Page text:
Movie Review: Avengers – Infinity War

Yep, spinning up the old template for my first movie review in almost two years (My last one was Suicide Squad – ew). I got sick of people asking.
Just a lot of people
Anthony & Joe Russo (Captain America: The Winter Soldier, Captain America: Civil War)
Rating: M

Hi. Yes, I’m reviewing this Big Deal of a movie thanks to the requests of some lovely people who read my older stuff back in the day and I’m really quite flattered but it’s been a long time since I’ve put a score on something and the functional purpose of this blog has changed and I’ve changed and to be honest I feel like I can’t really put enough of my own spin on a review format like this enough to justify using my limited free time to do in-depth film reviews that will become out-of-date extremely quickly anymore but alas, I ignored enough people by not reviewing Star Wars: The Last Jedi last year and well, here we are.

Now why open a review like that? After all, if you’re reading this in the far-flung future you probably don’t care about my state of mind regarding reviews circa early May 2018. No sir. However, it seems quite apt to talk about the futility of following the structure of a scored review (which I’m doing anyway) when talking about this movie in particular, because Joe and Anthony Russo‘s Avengers: Infinity War is not concerned in the slightest with sticking to a recognisable blockbuster narrative structure. Also, no matter the score, it’s clear people will go see it anyway (Hello biggest worldwide opening weekend ever).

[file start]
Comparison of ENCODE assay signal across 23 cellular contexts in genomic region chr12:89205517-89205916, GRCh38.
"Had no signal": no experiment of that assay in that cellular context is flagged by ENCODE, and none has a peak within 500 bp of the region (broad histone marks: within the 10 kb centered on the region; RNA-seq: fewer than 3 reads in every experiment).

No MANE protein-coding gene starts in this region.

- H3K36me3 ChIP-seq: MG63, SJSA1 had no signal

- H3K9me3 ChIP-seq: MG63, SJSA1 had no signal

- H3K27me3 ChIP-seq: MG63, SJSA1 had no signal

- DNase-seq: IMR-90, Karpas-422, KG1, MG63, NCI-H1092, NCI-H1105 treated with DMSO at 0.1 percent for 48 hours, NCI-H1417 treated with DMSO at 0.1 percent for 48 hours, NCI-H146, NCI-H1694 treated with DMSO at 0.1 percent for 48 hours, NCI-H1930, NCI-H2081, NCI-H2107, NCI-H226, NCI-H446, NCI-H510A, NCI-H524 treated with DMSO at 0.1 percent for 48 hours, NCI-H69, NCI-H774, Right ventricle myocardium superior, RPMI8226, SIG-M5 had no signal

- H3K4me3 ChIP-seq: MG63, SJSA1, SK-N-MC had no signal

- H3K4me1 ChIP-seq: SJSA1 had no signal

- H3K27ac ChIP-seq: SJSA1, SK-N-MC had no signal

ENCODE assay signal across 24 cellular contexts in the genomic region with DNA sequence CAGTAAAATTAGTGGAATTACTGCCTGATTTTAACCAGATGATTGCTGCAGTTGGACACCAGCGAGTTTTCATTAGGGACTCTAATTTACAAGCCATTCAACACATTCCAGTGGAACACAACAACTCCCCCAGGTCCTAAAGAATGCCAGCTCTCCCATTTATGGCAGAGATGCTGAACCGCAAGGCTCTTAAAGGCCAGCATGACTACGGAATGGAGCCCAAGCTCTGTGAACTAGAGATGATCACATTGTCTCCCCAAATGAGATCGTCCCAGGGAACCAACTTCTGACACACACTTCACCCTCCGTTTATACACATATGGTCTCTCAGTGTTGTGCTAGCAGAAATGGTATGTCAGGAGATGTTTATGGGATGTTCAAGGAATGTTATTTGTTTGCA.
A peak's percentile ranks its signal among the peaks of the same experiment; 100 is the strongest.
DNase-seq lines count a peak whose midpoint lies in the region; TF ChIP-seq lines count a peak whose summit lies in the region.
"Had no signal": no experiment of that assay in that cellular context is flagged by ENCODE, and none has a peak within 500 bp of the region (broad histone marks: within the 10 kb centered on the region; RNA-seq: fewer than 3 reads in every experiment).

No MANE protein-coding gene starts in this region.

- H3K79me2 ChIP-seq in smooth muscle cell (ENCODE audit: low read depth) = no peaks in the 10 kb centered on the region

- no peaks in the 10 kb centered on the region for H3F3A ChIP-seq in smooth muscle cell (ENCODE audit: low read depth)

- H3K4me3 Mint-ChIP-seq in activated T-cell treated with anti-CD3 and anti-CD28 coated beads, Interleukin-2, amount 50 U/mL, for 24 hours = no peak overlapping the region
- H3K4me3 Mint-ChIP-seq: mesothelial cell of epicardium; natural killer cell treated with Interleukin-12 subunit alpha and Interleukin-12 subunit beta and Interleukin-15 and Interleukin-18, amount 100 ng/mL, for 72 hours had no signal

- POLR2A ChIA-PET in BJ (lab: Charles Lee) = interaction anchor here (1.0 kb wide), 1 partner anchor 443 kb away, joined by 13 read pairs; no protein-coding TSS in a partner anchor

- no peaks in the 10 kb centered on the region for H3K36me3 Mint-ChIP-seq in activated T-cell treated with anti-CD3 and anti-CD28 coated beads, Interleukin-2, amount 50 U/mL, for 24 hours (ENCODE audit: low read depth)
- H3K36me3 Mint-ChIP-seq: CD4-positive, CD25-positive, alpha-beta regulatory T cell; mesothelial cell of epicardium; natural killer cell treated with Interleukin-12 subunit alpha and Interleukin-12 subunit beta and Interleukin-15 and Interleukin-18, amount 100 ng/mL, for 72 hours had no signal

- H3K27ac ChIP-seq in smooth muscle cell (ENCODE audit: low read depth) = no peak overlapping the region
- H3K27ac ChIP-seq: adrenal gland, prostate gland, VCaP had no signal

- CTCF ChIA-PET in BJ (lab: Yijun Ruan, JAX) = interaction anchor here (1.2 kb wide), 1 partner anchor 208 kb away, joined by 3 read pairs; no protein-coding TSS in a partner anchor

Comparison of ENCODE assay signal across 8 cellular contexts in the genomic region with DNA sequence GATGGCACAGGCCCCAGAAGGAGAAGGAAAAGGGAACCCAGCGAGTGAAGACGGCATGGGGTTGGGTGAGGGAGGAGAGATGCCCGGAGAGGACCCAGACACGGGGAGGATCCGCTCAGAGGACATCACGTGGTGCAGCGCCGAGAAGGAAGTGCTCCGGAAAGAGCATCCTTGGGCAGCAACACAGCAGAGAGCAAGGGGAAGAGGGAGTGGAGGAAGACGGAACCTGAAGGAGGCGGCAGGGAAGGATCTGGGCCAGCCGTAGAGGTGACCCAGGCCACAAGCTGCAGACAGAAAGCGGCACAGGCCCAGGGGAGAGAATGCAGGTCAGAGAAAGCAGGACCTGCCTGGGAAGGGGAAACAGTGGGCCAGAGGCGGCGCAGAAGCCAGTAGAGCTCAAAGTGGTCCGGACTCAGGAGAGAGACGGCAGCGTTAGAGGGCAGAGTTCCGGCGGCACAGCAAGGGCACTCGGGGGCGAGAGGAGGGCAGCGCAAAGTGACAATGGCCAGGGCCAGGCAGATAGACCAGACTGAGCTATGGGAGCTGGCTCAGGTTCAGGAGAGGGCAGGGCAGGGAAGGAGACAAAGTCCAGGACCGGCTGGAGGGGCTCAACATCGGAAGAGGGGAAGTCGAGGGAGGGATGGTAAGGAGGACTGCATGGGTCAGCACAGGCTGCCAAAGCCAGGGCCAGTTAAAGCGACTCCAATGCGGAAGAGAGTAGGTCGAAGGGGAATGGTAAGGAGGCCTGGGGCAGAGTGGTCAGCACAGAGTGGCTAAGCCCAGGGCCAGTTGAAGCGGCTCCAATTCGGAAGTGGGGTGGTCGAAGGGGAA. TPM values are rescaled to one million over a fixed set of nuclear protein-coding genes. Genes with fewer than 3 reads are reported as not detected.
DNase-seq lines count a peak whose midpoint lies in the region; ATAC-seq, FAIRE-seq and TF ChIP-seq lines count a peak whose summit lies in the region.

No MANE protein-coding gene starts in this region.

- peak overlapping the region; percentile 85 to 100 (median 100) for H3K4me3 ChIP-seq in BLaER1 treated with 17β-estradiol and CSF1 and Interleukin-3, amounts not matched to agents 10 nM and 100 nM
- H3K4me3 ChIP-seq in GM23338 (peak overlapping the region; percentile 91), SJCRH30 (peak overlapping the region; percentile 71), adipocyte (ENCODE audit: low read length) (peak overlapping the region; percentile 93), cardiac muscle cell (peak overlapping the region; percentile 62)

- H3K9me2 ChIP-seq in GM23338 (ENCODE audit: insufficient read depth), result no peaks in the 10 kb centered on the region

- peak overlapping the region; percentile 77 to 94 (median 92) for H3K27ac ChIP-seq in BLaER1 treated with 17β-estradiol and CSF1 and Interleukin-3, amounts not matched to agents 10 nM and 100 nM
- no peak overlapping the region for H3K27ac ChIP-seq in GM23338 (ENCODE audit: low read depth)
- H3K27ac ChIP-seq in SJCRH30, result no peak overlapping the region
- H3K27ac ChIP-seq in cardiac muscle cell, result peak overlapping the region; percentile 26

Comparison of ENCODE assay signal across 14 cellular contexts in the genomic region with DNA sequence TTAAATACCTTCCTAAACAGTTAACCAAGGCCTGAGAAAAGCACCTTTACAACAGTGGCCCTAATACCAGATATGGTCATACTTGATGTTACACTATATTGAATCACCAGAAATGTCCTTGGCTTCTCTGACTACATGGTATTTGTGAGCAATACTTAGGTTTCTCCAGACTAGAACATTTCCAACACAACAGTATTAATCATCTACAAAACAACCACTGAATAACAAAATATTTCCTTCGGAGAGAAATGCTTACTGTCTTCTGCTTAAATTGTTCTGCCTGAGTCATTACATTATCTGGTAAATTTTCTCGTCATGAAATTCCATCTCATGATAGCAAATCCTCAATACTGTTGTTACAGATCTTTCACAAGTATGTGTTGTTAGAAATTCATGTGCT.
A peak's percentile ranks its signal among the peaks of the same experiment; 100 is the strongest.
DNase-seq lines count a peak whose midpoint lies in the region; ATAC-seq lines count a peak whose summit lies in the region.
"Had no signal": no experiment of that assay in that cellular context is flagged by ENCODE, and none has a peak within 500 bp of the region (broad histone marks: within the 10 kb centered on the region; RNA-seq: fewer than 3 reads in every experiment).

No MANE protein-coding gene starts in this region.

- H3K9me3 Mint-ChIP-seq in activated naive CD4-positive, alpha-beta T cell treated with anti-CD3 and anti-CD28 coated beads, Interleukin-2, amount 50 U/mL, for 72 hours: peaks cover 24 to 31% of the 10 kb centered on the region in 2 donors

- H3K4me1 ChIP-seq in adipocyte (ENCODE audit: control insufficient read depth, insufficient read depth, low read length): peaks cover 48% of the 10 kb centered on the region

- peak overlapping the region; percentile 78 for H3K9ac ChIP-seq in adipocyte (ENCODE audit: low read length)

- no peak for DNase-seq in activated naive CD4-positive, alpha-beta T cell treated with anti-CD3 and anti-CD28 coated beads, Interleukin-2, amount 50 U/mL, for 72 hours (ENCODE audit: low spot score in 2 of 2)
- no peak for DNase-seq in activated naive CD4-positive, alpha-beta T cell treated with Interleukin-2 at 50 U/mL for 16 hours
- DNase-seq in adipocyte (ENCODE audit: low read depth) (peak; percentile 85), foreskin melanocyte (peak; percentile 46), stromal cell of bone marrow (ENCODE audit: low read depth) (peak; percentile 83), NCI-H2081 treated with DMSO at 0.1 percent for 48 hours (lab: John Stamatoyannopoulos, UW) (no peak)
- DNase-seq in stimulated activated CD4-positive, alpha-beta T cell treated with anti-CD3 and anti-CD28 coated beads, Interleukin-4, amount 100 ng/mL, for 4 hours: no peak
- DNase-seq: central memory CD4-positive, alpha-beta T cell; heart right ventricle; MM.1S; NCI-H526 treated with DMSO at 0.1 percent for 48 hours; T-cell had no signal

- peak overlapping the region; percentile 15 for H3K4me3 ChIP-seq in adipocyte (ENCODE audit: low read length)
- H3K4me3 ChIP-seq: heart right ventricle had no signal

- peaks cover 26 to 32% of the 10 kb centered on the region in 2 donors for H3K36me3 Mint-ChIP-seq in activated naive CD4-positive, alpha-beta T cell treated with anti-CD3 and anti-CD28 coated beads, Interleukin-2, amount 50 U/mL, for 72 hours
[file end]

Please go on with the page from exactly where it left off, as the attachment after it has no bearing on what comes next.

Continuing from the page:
Indeed, Infinity War doesn’t so much have a beginning, middle and end – an Act 1, Act 2, Act 3 – as it has one extremely long Act 3 that is also somehow the middle of a story. It’s difficult to explain how without hurtling headlong into spoiler territory but perhaps it’s best put this way: If you’ve seen a few Marvel Cinematic Universe films in your day, you’re likely quite familiar with the way they tend to leave one or two things – relevant or tangential – up in the air, slinging out a sequel hook or two and leaving things feeling perpetually unfinished. Even if each movie sticks to its own reliable, satisfying plot structure and gives you plenty of entertaining moments, there is always more coming and you sure as hell know it. You with me?

OK, now with Infinity War, chop that satisfying plot structure into three parts, throw the first two parts in the trash, stretch out the bit you have left and sprinkle it with about ten times the amount of entertaining moments as usual. Then dial that unfinished feeling up way past eleven to the point where you feel both winded and utterly desperate for the next chapter, instead of merely curious. Oh yeah, you can put a low-key satisfying plot structure back into the movie. But this time, only give it to the villain.